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The Tolerance Campaign

A media campaign to provoke a public debate on racial violence and discrimination against the ethnic Romani minority in the Czech Republic

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Shortly after

I started studying at the FAMU in Prague (1997), I visited a Roma family in Kladno. I got to know their dramatic living circumstance, the severe racism they where facing in daily life. The origin of their unfortunate situation was entirely due to their racial background and no other reasons than that.

I developed The Tolerance Campaign because I believed it was the best way I could contribute to their case. 

 

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Socio-political background

Since 1989 the position of Roma got worse. Housing is in many cases still bad. Education policy has contributed to the fact that almost no Roma kids got any further than elementary school. Half of orphans are Roma. The splitting of Czechoslovakia had dramatic consequences for many Roma. Ten-thousands of them became stateless, because government refuses to acknowledge them as Czech citizens. Non of both countries were in fact willing to accept or help them. This long lasting stalemate has led to distrust, fear and apathy among Roma. In the years before 1997 at least 25 Roma have been killed by violence based on racial motifs. Regularly, the Czech press reports of violent attacks of youth, often skinheads. These violent attacks are not wholeheartedly condemned and even sometimes tolerated by many Czechs. Anti-Romani prejudices are widespread and the marginal socio-economic status of many Romani only further enhances persisting cliches. I felt very involved with their destiny.

 

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Media campaign

How to portray an ethnic minority - and avoid the stereotypes? While photographing I tried to avoid to show the actual circumstances of their surrounding; the context of their reality should not be mixed up with romantic stereotypes of the wandering happy gypsy tramp in the way we see in many existing reportages. 

With the help of many people, interpretors & local contactpersons I travelled along many Czech cities like Most, Chomutov, Usti nad Labem, Ceske-Budejovice, Pilzen, Brno, Prerov and Ostrava to make portraits of a variety of Romani people.
 

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A majority of Czech citizens prefered to ignore the Roma, some would even prefer the Roma to disappear. I decided to fight this ignorance by making Roma visible on the streets of Prague on large format posters with provocative texts. The poster designs where blown up to very large seizes; from 1.5m.x 2m. up to 4 x 5 meter. I made sure the posters where hung on walls on the streets nearby all news media agencies.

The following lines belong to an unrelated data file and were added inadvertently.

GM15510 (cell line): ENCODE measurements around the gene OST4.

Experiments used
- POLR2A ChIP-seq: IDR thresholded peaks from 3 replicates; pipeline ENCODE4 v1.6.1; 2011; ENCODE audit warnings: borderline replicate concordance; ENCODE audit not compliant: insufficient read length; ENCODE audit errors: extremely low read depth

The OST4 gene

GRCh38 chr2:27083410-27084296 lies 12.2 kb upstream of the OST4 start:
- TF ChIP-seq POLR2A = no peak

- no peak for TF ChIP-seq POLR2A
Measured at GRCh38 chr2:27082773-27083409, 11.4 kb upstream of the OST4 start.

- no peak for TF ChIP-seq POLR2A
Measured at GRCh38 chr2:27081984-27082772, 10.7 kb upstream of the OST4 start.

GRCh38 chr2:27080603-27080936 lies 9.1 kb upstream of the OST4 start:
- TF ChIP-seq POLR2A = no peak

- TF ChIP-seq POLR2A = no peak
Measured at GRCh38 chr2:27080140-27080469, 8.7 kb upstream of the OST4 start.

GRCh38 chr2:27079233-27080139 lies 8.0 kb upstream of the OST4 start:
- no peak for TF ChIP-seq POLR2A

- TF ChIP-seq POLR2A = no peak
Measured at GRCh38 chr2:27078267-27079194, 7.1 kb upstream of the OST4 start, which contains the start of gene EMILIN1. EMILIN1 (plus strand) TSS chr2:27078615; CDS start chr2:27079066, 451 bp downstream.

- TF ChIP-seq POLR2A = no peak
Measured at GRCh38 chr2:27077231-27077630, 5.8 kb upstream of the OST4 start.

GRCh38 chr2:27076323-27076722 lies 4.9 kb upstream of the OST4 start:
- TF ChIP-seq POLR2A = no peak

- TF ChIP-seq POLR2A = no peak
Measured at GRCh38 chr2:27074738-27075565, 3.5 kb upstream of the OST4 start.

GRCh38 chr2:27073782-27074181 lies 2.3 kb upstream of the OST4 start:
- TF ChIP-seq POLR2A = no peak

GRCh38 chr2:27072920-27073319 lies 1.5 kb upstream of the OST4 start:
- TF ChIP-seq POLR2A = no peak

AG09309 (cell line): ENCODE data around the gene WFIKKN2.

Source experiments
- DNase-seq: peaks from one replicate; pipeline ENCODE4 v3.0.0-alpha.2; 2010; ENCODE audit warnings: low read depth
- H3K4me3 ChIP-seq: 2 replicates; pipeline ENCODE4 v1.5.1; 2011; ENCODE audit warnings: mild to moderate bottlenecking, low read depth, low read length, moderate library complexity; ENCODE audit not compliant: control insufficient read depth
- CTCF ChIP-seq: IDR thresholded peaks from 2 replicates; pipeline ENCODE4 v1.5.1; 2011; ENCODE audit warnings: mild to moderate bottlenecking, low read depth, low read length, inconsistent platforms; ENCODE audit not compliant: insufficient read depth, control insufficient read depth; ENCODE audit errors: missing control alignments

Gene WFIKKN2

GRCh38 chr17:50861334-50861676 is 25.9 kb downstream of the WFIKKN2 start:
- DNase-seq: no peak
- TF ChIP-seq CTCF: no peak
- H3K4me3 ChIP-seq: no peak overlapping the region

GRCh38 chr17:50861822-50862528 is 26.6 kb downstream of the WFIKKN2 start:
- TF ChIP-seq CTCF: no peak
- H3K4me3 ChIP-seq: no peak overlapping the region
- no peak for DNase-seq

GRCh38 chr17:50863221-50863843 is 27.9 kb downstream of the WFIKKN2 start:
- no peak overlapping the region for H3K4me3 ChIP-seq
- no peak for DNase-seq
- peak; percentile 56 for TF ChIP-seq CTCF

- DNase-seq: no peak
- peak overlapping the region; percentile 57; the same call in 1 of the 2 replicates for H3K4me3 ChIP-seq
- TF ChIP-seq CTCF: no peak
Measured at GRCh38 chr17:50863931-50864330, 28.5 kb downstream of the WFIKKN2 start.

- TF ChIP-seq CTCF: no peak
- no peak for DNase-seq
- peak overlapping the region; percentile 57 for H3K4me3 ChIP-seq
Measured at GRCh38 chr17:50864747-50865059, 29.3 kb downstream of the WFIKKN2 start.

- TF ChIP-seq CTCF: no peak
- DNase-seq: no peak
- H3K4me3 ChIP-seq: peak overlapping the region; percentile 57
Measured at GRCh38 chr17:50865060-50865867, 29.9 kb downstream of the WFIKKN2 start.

I decided to fight this ignorance by making Roma visible on the streets of Prague

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Visual proof of racism

What I had expected happened: the approximately fifty posters were defaced, vandalized and smeared. The violent images made it to the news media, as the demolitions were the visual evidence of latent racism.  In this way, the “feed-back” of the Prague population was documented and shown by the newsmedia themselves.

For two weeks the campaign was on shown on TV, radio and most national newspapers had shown it . People wanted to know why I, a foreigner, had created such a campaign. Even the more right-wing newspapers and printed out the pictures of damaged posters. What I had produced for a mere pittance became national news and reached the international press (BBC, Reuters, ZDF, Dutch media).  

 

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In the Czech Republic, public anti-racism campaigns were non-existent before 1997. This provocative campaign tried to put the subject in the spotlight. Afterwards, other campaigns with a more positive approach have followed.

1997

The Tolerance Campaign

With many thanks to all the portrayed and

Marta Miklušáková, Lard Buurman, Markéta Kristova, Ina Zoon, Jan-Erik Dubbelman, Helena Klímova, Gilles Frenken, Bjørn Steinz, Guus Rijven, Viktor Kolář, Louis van Gasteren   

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The Anne Frank Foundation. Prague Centre for Jewish Studies. Rijnja Repro. Royal Academy of Fine Arts, The Hague    

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